Central Mozambique has been struck by a deadly cyclone, with heavy rain and winds reaching up to 105mph (170km/h). Electricity and communications w
Central Mozambique has been struck by a deadly cyclone, with heavy rain and winds reaching up to 105mph (170km/h). Electricity and communications were cut off in the coastal city of Beira as the weather system made landfall. Heavy rain added to the weeks of flooding already plaguing Mozambique, which has displaced tens of thousands.
Images uploaded to social media showed pylons toppled, houses torn apart, billboards and rooftops blown away, trees snapped, communication towers knocked down and electricity cables lying across the streets.
Recent flooding has already wreaked havoc across Mozambique, Malawi and South Africa with more than one million people affected.
There have been emergency relief camps opened, with President Peter Mutharika declaring a national emergency.
The low-lying city of Beira is a gateway for imports to southeast Africa, and has a population of 500,000, sitting at the mouth of the Pungwe River.
How many have died?
More than 100 people have been killed in Mozambique and Malawi as a result of weeks of flooding in the area.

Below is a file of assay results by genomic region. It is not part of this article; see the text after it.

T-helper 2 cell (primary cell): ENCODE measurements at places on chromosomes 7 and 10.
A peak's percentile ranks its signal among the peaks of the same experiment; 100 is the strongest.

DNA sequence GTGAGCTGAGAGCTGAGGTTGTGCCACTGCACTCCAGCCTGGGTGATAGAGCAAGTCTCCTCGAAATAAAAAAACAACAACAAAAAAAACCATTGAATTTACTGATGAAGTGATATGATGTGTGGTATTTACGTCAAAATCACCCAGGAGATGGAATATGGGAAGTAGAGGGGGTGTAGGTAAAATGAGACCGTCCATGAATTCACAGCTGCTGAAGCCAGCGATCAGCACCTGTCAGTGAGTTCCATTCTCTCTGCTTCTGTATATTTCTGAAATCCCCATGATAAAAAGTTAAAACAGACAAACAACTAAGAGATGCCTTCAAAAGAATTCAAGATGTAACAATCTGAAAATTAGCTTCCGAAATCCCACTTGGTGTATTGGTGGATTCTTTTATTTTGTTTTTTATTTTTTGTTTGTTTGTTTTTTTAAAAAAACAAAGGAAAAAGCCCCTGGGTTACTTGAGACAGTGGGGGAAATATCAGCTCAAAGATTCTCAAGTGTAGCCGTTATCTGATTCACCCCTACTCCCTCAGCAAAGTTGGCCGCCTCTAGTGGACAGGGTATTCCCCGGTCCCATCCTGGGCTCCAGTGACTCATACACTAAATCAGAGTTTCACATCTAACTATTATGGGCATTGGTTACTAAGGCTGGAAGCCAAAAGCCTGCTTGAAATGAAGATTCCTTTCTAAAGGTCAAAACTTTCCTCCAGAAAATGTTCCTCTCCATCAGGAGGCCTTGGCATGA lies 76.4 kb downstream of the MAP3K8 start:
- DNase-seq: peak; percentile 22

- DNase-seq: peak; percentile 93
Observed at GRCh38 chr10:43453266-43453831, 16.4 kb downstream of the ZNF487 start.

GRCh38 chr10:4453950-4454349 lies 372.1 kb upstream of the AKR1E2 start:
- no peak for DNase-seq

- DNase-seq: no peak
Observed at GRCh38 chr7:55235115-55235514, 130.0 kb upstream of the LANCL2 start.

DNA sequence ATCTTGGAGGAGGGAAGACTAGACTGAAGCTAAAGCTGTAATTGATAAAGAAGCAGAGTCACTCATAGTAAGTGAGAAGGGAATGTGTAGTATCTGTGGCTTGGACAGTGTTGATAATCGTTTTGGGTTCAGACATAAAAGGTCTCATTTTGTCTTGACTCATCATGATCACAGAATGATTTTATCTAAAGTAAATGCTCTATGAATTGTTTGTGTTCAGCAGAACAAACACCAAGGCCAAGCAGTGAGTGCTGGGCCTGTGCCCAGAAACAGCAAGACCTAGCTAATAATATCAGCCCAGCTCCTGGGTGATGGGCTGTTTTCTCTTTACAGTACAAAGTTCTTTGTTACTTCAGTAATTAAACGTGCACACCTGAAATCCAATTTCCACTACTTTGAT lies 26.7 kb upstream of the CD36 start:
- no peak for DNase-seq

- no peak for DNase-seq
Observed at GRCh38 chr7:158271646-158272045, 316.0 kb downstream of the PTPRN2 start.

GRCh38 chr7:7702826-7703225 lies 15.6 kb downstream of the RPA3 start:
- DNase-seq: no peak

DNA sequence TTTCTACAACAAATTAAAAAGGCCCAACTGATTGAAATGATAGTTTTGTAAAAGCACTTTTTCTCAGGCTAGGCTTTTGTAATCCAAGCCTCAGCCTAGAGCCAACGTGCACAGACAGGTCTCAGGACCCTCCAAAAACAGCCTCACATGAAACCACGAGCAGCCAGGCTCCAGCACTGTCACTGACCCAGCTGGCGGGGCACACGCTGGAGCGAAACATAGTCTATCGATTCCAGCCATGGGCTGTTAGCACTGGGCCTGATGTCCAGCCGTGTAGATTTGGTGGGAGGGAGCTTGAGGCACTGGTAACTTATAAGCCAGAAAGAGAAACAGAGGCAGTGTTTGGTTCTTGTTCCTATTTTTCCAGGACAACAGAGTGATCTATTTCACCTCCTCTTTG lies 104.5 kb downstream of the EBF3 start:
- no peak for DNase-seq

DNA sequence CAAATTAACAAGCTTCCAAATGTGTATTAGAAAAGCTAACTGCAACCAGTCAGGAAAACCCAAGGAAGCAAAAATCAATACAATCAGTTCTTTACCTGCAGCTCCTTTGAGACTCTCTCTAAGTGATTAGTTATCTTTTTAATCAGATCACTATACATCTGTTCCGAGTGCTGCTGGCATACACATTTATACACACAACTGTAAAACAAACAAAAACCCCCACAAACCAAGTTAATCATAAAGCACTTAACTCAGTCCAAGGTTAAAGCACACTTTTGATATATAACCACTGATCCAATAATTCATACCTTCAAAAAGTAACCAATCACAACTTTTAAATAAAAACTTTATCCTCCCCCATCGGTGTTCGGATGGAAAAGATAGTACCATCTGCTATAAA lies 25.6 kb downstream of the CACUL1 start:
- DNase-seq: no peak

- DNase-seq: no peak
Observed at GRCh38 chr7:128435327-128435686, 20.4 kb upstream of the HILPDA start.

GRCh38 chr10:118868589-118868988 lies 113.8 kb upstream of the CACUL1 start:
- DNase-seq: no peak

Villages have been left underwater and floods washed away houses and knocked out power in some areas.
Storm surges of up to two-metres cut off villages from the mainland along the coast of the northerly Zambezi province.
Senior forecaster Jan Vermeulen said: “Cyclone Idai made landfall at about midnight and is now lying north-west off Beira.
“We don’t have any communications from the area.
“I think there’s a lot of damage to infrastructure which is probably responsible for the loss in communications.”
Government emergency services had yet to give an update but the South African Weather Service (SAWS) said the cyclone was moving inland, northwest of Beira.
The Mozambican television channel TVM reported that at least five people had been seriously injured.
The SAWS said the storm would weaken as it moved inland but would still bring significant rain and widespread flash flooding to the Sofala and Manica provinces, the far east of Zimbabwe and southern Malawi.
Almost 100,000 people had been forced to leave their homes across Mozambique and Malawi, where humanitarian operations are already underway.
Michael Milton of the U.N. World Food Programme said: “Twenty tons of biscuits will arrive in the country shortly for immediate assistance to stranded communities, by boat and helicopter.”
In February 2000, Cyclone Eline hit Mozambique when it was already devastated by its worst floods in three decades. It killed 350 people and made 650,000 homeless across southern Africa.